Factors affecting phenological patterns of bombacaceous trees in seasonal forests in Costa Rica and Mexico
Lobo Segura, Jorge A.
Quesada Avendaño, Mauricio
Stoner, Kathryn E
Fuchs Castillo, Eric J.
Herrerías Diego, Yvonne
Saborío Rodríguez, Guido Alonso
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We compared phenological patterns of tree species of the family Bombacaceae in three seasonal forests in Mexico and Costa Rica whose dry seasons vary in duration and intensity. The objectives were to (1) determine intraspecific variation in phenology between sites in different geographic locations with different precipitation regimes, (2) compare interspecific phenological patterns within sites during one year, and (3) document seasonal pollinator use of floral resources at one site in relation to the flowering phenology of these species. To determine the sequence of phenological events in trees of the family Bombacaceae across three study sites, phenology of marked individuals was recorded every 2 wk from September 2000 through August 2001 for six species. To estimate the importance of bombacaceous species in the diet of nectarivorous bats, pollen samples were collected from the bodies or feces of bats once every 2 wk during flowering. Our study suggests that phenological patterns of the Bombacaceae family in Neotropical dry forests are mainly constrained by phylogenetic membership and adaptive selective pressures associated with competition for pollinators. Abiotic factors related to precipitation and soil water content appear to be regulating leaf flushing and abscission, but the principal causes of flowering are related to ultimate factors associated with competition for pollinators. This study is the first that evaluates the phenological pattern of species and genera of the same family at different latitudes in a similar life zone.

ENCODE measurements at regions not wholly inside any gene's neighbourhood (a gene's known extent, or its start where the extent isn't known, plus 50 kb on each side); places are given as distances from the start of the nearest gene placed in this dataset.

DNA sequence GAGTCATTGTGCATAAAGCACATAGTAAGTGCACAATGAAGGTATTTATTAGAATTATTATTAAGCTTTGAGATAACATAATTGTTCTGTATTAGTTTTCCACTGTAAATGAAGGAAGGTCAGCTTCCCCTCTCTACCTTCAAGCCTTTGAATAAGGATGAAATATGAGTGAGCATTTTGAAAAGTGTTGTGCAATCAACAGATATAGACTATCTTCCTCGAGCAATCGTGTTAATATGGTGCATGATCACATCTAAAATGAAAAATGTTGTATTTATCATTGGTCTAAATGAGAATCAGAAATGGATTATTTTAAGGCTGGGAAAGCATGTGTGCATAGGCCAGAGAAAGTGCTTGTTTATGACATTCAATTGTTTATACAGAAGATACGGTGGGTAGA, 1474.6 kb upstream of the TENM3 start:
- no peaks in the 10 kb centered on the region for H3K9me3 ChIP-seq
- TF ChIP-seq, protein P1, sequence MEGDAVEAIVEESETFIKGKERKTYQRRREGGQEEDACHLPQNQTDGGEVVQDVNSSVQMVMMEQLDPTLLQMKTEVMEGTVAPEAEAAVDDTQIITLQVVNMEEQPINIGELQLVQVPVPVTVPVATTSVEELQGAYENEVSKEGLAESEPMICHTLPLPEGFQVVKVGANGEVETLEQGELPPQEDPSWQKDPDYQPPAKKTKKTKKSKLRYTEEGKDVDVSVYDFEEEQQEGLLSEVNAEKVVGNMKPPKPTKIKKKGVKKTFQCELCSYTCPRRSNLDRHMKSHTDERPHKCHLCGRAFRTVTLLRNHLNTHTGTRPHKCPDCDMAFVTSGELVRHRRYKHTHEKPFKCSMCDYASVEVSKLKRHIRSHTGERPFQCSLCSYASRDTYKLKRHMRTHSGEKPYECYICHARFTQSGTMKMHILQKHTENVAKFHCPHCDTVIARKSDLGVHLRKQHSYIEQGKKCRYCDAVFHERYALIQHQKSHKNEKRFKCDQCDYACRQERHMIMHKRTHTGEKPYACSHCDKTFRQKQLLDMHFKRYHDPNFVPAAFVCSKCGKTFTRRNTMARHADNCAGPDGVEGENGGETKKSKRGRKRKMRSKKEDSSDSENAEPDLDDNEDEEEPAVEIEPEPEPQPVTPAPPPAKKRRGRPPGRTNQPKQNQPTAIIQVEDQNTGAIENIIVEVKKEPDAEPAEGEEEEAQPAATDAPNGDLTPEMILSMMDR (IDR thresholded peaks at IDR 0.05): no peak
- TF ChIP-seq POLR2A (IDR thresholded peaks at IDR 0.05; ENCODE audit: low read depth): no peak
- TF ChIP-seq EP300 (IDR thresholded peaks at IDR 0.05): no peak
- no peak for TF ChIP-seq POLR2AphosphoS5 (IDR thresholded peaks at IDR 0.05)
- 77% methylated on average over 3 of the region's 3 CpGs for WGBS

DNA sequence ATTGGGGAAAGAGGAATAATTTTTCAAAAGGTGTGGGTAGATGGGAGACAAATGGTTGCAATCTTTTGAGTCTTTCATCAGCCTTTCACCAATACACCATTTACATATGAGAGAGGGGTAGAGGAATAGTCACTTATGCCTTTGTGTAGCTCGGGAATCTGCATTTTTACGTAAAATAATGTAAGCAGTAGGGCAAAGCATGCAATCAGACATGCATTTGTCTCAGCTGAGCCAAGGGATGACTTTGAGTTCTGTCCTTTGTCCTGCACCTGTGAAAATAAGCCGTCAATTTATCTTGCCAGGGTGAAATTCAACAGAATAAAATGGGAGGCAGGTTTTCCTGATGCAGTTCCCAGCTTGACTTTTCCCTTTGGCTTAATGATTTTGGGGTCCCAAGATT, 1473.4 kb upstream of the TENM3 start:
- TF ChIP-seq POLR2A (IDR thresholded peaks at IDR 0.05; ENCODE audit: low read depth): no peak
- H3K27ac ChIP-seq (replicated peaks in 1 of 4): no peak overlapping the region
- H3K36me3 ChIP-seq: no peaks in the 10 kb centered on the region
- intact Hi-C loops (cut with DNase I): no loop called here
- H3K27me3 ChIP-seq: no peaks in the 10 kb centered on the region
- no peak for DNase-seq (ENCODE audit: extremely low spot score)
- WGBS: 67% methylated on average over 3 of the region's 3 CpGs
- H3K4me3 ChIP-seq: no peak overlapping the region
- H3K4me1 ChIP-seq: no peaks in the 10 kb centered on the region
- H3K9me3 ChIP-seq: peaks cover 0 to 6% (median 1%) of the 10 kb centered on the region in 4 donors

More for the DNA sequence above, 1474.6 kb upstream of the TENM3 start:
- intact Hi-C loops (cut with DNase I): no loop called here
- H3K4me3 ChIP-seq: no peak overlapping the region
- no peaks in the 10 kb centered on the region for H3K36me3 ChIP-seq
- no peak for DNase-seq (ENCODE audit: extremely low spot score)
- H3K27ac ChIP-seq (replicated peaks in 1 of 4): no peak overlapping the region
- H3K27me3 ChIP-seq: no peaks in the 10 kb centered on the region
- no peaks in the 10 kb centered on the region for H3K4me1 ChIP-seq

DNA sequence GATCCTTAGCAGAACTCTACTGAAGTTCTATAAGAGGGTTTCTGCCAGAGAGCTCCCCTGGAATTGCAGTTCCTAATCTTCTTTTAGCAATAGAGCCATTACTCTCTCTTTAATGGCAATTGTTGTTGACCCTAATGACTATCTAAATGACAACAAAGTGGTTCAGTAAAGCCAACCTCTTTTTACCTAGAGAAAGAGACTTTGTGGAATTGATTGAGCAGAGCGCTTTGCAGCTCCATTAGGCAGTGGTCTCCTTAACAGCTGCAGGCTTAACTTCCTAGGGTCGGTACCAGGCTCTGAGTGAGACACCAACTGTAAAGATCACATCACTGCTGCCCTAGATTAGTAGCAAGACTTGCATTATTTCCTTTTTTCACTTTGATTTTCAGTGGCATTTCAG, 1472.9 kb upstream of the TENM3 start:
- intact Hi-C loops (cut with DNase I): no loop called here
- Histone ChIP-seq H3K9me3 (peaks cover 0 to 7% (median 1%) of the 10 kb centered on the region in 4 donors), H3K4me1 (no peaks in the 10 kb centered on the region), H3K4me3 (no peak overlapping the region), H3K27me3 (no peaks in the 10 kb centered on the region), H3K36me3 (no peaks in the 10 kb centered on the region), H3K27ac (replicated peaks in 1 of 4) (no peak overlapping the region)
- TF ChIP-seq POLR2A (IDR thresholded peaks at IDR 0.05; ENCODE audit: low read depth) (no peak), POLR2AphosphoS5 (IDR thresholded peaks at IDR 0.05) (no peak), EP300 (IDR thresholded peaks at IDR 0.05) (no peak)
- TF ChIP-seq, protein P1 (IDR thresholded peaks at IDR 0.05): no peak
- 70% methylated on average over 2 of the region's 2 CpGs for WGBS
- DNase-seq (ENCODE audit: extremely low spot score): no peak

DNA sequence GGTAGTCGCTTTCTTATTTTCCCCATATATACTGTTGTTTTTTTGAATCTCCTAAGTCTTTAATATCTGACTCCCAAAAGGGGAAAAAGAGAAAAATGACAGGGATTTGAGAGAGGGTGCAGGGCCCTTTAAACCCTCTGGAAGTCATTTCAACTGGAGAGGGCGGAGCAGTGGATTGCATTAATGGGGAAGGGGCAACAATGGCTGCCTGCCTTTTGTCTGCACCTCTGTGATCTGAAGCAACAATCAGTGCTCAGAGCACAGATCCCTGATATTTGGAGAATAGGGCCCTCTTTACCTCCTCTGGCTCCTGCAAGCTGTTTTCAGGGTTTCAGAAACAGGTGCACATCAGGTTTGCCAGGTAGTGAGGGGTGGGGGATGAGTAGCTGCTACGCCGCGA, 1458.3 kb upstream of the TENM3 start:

External link to the item10.3732/ajb.90.7.1054
- Biología